Release Date: October 10, 2003
|Carbon Fiber Drill Pipe Demonstrates Resiliency in Oklahoma Field Test
Flexible Pipe Could Bring New Life to Idle U.S. Wells
LE FLORE COUNTY, OK - A new type of lightweight drill pipe, made of space-age carbon fiber composites rather than traditional steel, is a step closer to becoming a major government-industry R&D success story.
The U.S. Department of Energy's National Energy Technology Laboratory (NETL) today announced that the composite drill pipe has been successfully tested in a horizontal gas well in Oklahoma. The pipe, developed by Advanced Composite Products and Technology of Huntington Beach, Calif., proved convincingly that it could withstand the stresses encountered in commercial drilling operations.
The flexible pipe is manufactured by winding graphite fibers and epoxy resin around a spindle. The composite tube is cured, and the supporting spindle is removed. The pipe is machined, and then coated to resist abrasion.
Developed under a $2.82 million, five-year contract with the Energy Department's Office of Fossil Energy, the drill pipe could be the next major technical achievement emerging from the joint government-industry natural gas research program.
"It could revolutionize the drilling industry because of its versatility and strength," said Gary Covatch of NETL's Gas Technology Management Division.
"The composite pipe is more flexible than steel drill pipe. This flexibility is an especially important advantage in permitting producers to re-enter old wells and drill horizontally to reach untapped natural gas formations. It could provide an important new tool for the industry to recover more gas, keep recovery costs low, and extend the life of many of the nation's gas wells," said Covatch.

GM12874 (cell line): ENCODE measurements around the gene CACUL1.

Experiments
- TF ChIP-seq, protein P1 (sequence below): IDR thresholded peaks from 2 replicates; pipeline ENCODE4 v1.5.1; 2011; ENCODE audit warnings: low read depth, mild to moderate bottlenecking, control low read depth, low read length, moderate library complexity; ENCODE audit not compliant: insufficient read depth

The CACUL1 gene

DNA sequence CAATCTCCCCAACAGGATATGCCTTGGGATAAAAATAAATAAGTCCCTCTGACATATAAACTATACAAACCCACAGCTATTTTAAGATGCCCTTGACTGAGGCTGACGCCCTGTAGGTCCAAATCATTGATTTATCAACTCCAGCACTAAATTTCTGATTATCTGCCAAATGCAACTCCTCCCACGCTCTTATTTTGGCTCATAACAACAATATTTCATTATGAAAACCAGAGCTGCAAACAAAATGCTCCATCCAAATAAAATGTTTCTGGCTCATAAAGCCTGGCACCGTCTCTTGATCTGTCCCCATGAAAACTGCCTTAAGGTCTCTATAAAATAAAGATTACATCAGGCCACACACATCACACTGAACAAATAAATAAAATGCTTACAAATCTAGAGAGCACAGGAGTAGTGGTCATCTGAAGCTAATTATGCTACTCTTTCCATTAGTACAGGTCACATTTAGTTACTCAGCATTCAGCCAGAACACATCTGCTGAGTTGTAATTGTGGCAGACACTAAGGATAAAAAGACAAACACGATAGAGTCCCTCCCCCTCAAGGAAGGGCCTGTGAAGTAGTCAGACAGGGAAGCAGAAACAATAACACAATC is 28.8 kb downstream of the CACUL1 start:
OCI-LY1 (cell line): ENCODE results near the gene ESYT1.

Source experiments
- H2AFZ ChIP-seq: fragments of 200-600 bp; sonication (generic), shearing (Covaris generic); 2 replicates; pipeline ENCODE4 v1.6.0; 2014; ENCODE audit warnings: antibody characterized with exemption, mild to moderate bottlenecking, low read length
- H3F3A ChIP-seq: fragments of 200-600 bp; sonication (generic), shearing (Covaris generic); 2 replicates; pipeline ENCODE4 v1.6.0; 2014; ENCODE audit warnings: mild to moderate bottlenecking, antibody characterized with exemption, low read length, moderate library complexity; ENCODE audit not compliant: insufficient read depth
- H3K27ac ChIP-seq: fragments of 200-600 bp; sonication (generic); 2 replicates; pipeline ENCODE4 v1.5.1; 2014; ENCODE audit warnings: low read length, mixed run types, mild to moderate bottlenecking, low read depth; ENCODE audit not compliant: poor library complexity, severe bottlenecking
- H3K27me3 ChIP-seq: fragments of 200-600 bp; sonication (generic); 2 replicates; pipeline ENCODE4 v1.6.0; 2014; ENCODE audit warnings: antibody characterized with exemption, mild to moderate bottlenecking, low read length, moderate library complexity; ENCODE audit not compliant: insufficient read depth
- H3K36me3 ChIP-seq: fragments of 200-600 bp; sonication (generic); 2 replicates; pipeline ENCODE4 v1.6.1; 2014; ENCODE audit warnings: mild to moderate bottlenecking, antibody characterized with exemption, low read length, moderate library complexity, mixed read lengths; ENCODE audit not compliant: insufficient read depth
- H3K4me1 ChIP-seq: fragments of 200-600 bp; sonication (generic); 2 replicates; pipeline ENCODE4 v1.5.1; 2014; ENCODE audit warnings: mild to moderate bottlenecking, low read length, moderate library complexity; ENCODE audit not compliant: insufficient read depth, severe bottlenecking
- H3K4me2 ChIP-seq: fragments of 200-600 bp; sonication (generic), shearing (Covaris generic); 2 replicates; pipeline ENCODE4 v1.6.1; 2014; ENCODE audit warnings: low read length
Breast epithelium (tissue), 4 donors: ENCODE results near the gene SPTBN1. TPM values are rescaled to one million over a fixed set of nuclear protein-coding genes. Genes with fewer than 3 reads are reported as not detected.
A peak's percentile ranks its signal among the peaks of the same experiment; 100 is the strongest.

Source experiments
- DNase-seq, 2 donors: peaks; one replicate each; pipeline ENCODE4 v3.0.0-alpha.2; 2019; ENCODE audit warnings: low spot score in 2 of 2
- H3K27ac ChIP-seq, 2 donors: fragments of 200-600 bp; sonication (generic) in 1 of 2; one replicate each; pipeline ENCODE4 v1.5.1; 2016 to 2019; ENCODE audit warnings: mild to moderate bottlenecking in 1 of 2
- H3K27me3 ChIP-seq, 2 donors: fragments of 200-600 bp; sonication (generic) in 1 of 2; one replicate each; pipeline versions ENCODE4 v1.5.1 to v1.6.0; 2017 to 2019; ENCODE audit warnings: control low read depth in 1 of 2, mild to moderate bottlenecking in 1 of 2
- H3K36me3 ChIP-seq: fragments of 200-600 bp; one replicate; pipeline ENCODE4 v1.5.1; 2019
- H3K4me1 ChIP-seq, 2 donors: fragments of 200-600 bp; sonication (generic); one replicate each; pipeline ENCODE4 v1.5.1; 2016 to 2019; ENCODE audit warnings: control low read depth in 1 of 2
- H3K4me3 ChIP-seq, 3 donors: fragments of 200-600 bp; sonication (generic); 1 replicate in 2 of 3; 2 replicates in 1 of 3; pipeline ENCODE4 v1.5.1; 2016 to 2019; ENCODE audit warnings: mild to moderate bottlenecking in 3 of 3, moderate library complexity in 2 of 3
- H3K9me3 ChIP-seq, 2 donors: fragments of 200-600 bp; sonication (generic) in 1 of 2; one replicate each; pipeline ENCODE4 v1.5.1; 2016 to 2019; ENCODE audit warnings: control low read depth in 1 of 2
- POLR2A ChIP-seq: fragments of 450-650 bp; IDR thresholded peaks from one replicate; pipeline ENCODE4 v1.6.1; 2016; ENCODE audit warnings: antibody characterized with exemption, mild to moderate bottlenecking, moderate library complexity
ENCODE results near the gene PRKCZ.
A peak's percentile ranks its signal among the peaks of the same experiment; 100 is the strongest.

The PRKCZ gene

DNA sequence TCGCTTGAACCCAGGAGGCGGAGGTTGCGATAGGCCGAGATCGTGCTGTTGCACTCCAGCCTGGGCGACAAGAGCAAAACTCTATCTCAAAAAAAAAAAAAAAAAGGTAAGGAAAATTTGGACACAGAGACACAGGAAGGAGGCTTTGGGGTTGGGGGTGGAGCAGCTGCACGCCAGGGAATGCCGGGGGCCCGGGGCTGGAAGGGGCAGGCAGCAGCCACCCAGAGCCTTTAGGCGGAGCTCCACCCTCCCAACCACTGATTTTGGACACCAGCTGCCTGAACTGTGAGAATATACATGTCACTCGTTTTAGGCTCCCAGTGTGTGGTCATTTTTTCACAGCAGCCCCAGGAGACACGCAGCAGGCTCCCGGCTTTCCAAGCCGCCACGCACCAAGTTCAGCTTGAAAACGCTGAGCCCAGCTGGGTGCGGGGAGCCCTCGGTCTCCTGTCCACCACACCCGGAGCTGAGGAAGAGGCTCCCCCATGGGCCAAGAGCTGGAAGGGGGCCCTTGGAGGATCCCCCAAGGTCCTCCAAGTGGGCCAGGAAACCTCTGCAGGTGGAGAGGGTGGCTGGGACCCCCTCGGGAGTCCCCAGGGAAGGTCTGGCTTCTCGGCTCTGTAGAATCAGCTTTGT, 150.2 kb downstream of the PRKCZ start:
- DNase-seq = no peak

The most recent field test was conducted this summer in Le Flore County, Okla., at a depth of 1,385 feet in a formation that was hard and extremely abrasive. Unlike field tests last November and January which used rotary drilling tools to re-enter existing wells, the latest test was conducted in a new well using air-hammer drilling to propel
The air hammer severely challenged the pipe's fatigue life, mechanical strength, and ability to deal with stress. After a week of drilling, the pipe was extracted and examined. It showed little or no signs of wear.
Steel drill pipe, by contrast, can suffer fracturing and rapid wear when continually bent in a horizontal drilling operation. While the price of the composite pipe is currently about three times the cost of steel drill pipe, researchers are working to reduce this cost. They also plan additional tests in the coming months to ensure industry confidence.
The carbon fiber make-up of the new pipe could also be a major step toward developing future "smart" drilling systems. Future work will include embedding wire in larger, 7-inch composite drill pipe to carry the data from the bottom of the hole to the surface while drilling is ongoing. With digital communications capability, "smart" drilling systems can give operators real-time data to monitor drilling progress, avoid undue stresses on the drill pipe, and make virtually instantaneous decisions to better target the drilling operation.
Such systems will help reduce the risks and costs of drilling deeper gas wells, an important factor for a domestic industry that is probing increasingly deeper and into more challenging formations to meet the Nation's growing demand for clean-burning natural gas.
|Contact: David Anna, DOE/NETL, 412-386-4646|